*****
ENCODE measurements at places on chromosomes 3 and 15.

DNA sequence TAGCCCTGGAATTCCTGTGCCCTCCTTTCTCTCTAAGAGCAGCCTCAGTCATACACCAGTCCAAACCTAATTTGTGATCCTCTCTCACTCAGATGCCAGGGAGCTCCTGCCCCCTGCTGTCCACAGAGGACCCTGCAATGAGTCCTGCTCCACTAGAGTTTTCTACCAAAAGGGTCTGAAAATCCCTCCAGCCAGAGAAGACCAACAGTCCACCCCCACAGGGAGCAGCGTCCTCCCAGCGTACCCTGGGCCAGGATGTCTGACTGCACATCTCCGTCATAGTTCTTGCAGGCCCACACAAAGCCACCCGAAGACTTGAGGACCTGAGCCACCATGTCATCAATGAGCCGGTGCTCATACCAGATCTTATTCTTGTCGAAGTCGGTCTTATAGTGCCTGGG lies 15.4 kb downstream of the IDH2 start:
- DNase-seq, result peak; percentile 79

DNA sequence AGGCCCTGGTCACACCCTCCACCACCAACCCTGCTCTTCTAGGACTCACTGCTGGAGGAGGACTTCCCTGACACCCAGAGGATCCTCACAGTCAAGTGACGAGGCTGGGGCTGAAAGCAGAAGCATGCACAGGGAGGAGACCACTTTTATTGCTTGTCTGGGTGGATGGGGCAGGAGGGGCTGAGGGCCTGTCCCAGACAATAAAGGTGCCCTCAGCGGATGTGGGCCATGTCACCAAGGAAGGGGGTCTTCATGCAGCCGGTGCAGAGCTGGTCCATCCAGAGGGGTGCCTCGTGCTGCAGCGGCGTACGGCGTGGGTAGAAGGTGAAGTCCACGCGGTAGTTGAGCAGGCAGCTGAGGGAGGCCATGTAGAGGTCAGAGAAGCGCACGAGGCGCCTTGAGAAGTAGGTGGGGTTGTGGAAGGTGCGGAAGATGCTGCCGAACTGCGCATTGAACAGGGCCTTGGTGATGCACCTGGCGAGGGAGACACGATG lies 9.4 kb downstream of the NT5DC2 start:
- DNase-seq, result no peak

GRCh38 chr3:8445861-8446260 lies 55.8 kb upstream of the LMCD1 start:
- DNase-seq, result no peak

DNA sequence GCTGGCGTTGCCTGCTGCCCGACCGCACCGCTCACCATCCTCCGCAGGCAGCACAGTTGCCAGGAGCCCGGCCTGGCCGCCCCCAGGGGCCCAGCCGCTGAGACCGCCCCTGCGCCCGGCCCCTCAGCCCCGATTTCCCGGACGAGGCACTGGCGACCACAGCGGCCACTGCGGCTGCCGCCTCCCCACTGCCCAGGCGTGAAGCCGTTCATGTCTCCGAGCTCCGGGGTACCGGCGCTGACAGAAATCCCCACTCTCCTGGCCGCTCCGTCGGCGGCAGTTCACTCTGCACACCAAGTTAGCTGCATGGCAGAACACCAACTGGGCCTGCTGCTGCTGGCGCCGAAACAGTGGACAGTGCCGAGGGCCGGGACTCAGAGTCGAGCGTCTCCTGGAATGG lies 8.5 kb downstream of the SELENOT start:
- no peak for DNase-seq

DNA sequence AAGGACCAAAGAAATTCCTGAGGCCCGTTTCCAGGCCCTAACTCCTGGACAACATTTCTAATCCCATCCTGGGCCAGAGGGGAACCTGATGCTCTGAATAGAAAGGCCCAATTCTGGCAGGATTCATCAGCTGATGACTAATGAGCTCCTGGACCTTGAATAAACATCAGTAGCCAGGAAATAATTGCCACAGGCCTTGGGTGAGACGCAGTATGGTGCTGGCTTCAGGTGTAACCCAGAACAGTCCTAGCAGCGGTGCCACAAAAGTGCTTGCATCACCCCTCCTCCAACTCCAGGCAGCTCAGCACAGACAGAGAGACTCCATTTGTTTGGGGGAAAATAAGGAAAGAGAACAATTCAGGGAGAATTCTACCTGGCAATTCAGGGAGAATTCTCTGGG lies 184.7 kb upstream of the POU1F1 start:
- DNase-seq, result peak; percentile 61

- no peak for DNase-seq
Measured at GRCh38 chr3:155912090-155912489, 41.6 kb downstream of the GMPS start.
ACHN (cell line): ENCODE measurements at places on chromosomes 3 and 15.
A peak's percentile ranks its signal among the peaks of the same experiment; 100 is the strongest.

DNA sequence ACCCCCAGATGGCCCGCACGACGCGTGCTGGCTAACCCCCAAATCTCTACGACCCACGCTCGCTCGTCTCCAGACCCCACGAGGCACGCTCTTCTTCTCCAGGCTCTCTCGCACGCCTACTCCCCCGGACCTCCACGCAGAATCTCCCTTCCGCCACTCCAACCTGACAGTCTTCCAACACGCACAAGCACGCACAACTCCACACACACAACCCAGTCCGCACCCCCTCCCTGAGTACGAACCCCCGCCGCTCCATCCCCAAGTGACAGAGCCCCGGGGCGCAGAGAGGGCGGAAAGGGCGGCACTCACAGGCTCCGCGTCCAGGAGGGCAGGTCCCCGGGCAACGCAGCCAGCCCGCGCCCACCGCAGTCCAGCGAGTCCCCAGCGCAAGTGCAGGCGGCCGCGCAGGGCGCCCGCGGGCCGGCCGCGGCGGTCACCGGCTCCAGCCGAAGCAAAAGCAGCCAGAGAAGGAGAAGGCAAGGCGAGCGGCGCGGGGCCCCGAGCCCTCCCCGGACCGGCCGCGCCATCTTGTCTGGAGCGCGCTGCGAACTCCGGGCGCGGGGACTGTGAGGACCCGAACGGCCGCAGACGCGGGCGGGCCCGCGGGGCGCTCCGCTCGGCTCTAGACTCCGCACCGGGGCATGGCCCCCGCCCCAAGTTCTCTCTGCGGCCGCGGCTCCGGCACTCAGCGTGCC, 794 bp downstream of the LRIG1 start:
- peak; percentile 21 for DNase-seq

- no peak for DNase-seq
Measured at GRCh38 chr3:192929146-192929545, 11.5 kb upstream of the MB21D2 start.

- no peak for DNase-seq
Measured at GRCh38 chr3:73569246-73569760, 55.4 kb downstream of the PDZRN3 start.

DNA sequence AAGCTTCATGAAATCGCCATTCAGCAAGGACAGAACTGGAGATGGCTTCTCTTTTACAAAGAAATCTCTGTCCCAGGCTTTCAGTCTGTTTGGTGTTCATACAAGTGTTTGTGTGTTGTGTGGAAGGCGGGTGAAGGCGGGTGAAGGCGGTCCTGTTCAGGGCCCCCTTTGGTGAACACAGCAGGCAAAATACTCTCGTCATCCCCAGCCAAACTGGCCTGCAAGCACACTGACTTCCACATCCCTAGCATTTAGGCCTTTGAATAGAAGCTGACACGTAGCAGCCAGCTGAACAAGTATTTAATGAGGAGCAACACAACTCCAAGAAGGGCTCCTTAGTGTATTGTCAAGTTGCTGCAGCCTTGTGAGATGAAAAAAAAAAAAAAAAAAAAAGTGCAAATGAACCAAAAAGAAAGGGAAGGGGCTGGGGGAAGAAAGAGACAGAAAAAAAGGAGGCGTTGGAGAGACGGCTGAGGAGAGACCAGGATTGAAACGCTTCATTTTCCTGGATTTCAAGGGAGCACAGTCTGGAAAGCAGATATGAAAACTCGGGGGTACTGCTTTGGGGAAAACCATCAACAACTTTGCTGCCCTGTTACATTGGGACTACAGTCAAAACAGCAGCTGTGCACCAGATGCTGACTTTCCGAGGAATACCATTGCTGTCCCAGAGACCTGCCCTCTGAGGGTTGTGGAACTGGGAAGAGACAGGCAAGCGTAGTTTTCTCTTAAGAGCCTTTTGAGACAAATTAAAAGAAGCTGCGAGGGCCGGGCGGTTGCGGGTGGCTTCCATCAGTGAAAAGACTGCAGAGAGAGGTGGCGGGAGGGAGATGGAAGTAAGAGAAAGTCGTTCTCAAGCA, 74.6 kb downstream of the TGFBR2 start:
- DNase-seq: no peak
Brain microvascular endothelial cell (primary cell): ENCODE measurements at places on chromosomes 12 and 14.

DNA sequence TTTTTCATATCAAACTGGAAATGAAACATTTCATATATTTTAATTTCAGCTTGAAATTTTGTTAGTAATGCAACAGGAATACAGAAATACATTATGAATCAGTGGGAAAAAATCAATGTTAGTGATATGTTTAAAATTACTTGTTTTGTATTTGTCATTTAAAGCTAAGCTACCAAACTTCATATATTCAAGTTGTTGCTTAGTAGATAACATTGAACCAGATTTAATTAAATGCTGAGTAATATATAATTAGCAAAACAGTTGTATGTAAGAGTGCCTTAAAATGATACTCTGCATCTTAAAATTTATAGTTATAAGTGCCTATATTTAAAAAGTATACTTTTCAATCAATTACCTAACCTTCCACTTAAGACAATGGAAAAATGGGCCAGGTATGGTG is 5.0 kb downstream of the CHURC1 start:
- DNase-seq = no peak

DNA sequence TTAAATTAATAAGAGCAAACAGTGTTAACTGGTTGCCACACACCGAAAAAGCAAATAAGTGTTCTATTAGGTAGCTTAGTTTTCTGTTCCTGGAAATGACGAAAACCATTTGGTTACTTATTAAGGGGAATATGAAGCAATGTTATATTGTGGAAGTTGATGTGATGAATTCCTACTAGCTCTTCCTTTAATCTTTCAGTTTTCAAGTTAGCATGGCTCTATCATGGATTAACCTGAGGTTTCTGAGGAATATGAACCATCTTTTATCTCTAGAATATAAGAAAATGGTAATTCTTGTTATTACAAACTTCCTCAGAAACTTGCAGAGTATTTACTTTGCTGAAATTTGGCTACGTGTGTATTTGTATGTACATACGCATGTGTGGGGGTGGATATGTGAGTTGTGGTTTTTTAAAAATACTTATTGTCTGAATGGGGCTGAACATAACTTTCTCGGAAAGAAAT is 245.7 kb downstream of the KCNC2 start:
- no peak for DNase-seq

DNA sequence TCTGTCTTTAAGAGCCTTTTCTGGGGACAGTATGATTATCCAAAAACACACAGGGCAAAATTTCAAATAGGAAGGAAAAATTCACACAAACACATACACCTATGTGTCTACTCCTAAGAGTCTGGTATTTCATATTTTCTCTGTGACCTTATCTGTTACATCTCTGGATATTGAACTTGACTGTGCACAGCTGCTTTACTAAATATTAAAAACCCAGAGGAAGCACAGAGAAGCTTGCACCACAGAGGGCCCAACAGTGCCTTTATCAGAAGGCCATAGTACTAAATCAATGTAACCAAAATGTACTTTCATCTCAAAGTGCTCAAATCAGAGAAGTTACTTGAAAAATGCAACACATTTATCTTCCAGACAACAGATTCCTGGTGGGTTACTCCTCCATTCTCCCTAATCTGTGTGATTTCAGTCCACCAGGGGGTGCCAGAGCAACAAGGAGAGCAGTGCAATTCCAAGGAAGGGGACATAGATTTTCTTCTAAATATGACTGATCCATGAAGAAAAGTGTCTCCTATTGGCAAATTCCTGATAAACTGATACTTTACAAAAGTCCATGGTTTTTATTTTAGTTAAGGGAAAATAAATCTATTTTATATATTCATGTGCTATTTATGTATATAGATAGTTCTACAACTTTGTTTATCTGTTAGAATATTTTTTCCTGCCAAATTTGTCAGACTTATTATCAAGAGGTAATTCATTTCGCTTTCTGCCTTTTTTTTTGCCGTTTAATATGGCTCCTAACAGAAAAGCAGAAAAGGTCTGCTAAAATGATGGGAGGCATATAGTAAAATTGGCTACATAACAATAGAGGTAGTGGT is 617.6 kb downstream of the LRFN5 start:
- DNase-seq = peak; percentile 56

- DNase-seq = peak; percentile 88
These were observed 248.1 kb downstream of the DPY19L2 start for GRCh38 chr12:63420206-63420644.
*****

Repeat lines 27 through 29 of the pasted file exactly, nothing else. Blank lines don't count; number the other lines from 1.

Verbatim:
DNA sequence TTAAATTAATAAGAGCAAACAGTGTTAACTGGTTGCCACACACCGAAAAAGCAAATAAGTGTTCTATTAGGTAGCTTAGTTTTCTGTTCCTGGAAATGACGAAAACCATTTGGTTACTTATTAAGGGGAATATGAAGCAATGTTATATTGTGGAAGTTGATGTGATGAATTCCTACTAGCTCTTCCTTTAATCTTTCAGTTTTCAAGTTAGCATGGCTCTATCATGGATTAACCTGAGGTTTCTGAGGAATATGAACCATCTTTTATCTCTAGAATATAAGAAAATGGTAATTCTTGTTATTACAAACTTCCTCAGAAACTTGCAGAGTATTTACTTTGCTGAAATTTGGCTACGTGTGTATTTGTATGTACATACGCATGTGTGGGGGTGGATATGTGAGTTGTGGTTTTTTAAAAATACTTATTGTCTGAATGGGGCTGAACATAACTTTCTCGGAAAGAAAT is 245.7 kb downstream of the KCNC2 start:
- no peak for DNase-seq

DNA sequence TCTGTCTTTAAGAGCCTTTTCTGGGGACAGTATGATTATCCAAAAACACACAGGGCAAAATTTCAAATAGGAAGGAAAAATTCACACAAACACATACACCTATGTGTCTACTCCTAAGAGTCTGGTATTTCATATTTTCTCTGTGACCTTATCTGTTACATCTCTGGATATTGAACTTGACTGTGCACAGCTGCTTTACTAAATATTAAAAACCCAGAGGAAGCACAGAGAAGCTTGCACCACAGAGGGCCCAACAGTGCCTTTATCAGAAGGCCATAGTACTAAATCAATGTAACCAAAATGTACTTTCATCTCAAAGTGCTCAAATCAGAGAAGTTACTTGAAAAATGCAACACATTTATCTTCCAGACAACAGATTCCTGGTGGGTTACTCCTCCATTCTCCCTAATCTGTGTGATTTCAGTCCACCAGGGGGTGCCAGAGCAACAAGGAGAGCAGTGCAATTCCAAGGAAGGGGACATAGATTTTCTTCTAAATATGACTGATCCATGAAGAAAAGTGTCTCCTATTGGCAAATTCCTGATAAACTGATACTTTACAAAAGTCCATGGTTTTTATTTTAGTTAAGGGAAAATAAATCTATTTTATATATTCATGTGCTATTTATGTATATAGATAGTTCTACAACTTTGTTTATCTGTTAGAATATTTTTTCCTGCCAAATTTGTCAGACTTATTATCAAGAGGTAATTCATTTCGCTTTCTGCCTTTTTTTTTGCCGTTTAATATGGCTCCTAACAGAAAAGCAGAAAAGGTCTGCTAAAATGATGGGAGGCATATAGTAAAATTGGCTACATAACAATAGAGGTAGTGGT is 617.6 kb downstream of the LRFN5 start: